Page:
Where the Wild Things Are


Action / Adventure / Drama / Family / Fantasy

Rotten Tomatoes Critics - Certified Fresh 73%
Rotten Tomatoes Audience - Spilled 56%
IMDb Rating 6.8 10 96508


Uploaded By: OTTO
Downloaded 363,263 times
March 27, 2013 at 07:50 PM



Mark Ruffalo as The Boyfriend
Angus Sampson as The Bull Suit Performer
Paul Dano as Alexander
720p.BLU 1080p.BLU
650.96 MB
23.976 fps
1hr 41 min
P/S 3 / 18
1.40 GB
23.976 fps
1hr 41 min
P/S 4 / 39

Movie Reviews

Reviewed by micahks-769-261560 1 / 10

Boring and Bland

This movie lacked the humor, life, playfulness, imagination, and other human emotions. Max should have been betrayed as a regular brat boy at the age of 7 or 8. I always liked wolves, and thought that a boy would like them too. If you like symbolism, he could a lone wolf. The book also uses words in a playful manner. For example, Max tells his mother in a playful but mischievous way, "I'll eat you up." In the book, the mother and son, seemed to have a great relationship, but Max was just acting like any kid would. When disciplined he imagines going to the wild things, which he treats just like his mother treated him. His parents didn't have any "dramas" in their lives as this movie portrayed, but he was reacting as any kid would when they are not getting their own way. Kids also tend to copy their parents' behavior, which was done nicely in the book, but not in the movie. Max's stomach started to growl, which made him want to go back home. Also in the book, he felt lonely and knew his mother loved him, which made him leave the wild things. The movie didn't show this at all. Becoming a king was also meaningful because all kids dream about being a king, queen, prince, or princess. The wild things were supposed to be his friends, and part of Max's mind, for they also said, "we love you so, we could just eat you up." This is also what adults say when they think a kid is cute, and Max probably heard that from adults. I would have rather seen a scene with that in the human world than the other added crap they included in this movie. The monsters bored me and were completely lifeless. Basically, Max was unbelievable, and crazy; which made the wild things unbelievable and crazy too. The characters that were added, were not necessary. The director should have spent the time expanding on the ideas included in the book instead of adding unnecessary and confusing situations that destroyed the heart of the story and the moral values that made the book a children's classic. I felt bored, let down, sad-hopeless, confused, and bewildered at the storyline/plot. What was the point of it all? How did the story become so complex? The simplicity of the book made it enjoyable for children and adults. The director tried to make a reason for Max's behavior to make the story more interesting, but it just made it into a movie that do one could relate to nor enjoy. Come on, really? What was the reason for Max's behavior? He was a kid. Just that. His mom? Just a mom. No adult 'dramas.' My suggestion is to just read the book.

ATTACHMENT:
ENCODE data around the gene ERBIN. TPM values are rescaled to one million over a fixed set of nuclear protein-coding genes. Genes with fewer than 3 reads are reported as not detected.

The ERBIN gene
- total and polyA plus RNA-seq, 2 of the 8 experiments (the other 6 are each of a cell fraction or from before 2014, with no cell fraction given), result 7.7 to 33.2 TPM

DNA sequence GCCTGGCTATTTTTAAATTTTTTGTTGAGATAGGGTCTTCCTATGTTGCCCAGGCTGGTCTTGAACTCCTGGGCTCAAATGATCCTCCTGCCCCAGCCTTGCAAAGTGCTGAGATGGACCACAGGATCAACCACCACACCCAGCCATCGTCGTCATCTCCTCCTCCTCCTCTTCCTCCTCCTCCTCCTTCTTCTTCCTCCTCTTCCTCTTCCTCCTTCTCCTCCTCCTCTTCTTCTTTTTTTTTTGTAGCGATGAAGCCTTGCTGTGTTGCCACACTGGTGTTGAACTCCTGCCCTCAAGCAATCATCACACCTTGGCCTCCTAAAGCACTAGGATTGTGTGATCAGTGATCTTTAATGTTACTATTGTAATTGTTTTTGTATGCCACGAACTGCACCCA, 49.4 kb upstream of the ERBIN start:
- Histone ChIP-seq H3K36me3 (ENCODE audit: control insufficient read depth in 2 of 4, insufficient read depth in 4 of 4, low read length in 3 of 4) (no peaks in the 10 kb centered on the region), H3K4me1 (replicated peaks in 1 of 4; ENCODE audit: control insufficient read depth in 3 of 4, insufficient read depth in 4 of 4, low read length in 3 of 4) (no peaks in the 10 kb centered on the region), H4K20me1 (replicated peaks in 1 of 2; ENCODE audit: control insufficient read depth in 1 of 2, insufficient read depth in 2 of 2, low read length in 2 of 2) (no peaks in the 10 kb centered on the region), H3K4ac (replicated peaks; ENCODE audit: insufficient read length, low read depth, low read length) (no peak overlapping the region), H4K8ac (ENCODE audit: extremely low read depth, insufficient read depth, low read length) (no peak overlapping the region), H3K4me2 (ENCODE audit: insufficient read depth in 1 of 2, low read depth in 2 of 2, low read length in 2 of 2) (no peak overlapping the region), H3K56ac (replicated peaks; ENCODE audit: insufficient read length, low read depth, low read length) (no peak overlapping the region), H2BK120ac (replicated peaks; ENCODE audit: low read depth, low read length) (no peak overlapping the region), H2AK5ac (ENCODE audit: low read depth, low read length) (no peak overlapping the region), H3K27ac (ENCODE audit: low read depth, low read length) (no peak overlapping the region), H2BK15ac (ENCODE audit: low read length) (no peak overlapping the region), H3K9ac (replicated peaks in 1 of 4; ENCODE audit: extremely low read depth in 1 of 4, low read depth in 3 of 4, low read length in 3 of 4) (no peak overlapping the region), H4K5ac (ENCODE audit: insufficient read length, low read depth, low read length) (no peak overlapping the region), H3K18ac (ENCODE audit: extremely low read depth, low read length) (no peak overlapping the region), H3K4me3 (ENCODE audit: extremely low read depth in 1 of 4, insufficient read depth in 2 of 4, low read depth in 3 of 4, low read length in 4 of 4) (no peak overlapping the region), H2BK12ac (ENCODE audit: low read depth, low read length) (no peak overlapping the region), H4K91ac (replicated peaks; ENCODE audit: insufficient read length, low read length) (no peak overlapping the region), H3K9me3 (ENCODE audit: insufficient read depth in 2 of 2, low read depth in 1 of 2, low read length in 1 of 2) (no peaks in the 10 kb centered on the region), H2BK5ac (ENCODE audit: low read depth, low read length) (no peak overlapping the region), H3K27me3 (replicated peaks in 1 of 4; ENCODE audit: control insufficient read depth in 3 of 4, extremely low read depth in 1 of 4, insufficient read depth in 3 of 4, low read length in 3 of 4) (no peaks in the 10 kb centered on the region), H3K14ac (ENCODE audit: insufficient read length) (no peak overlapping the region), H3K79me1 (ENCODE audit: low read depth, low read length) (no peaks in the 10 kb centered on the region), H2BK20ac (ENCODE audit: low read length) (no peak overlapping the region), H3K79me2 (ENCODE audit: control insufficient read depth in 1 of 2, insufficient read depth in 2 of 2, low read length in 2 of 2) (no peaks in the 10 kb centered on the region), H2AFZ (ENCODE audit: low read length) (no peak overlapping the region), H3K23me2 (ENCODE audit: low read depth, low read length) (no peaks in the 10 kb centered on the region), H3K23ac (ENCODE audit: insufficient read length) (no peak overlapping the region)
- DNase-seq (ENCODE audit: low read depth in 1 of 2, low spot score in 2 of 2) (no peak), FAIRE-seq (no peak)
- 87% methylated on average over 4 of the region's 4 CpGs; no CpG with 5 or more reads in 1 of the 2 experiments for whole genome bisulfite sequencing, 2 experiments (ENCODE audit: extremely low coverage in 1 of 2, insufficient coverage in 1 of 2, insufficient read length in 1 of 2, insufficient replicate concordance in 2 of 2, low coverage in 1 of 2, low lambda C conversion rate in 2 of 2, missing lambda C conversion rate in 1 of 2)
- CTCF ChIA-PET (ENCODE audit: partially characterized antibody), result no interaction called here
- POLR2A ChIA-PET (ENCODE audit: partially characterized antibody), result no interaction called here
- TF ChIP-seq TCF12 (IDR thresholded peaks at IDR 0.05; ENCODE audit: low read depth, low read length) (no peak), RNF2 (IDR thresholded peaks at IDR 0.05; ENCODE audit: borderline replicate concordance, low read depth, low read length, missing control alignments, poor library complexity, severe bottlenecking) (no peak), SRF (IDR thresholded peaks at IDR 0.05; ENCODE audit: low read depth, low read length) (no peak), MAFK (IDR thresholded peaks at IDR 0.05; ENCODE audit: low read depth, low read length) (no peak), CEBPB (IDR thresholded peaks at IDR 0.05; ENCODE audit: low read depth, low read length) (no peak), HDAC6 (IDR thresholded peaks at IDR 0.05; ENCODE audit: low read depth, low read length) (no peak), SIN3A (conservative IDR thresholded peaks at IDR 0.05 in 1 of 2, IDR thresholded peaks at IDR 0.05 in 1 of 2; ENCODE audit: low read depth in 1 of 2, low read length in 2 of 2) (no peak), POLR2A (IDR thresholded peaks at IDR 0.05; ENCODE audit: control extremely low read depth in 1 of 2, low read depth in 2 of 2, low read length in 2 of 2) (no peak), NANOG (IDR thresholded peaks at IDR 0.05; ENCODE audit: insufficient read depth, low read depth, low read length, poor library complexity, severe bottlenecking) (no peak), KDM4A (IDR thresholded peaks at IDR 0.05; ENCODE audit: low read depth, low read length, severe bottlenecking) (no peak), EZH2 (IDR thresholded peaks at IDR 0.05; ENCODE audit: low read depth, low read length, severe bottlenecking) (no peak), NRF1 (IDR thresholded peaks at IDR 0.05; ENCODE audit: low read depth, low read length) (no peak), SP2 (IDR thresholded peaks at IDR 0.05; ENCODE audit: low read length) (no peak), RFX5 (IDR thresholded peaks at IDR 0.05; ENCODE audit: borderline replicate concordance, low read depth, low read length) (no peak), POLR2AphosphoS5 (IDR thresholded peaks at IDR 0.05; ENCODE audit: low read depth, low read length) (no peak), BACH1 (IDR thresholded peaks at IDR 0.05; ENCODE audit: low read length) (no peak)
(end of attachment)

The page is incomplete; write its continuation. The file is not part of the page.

Reviewed by Spencer 8 / 10

After Reading "Heads On And We Shoot", I fell in love with the film

When watching this movie, I convinced myself not to like it and to shame upon it for being dark and depressing, unlike Sendak's book which I grew up with. After reading "Heads On and We Shoot: The Making of Where the Wild Things Are" I fell in love with the movie. The amount (many years, in fact) of time that went into making this movie along with the minimal cast and crew diced in with some fresh and unique storytelling, neat cinematography, and a wonderful director who created bonds and friendships with almost everyone on set made this movie so enjoyable to watch again and again, although my family did not necessarily like the constant tidbits of awesome information that I spewed out throughout the film the third time I watched it.

Reviewed by bawitback-1 2 / 10

Pretentious bonanza

Visually stunning for the first 2-minutes of the introduction of the Henson inspired CGI/puppetry later seamlessly meshing into the dreary background of bland colors used in the film. From director Spike Jonze "to make a movie about childhood rather than to create a children's movie." with a niche idea the end result was a drawn out one- dimensional gloomy film with a self-fulfilling ending all pitched to who?

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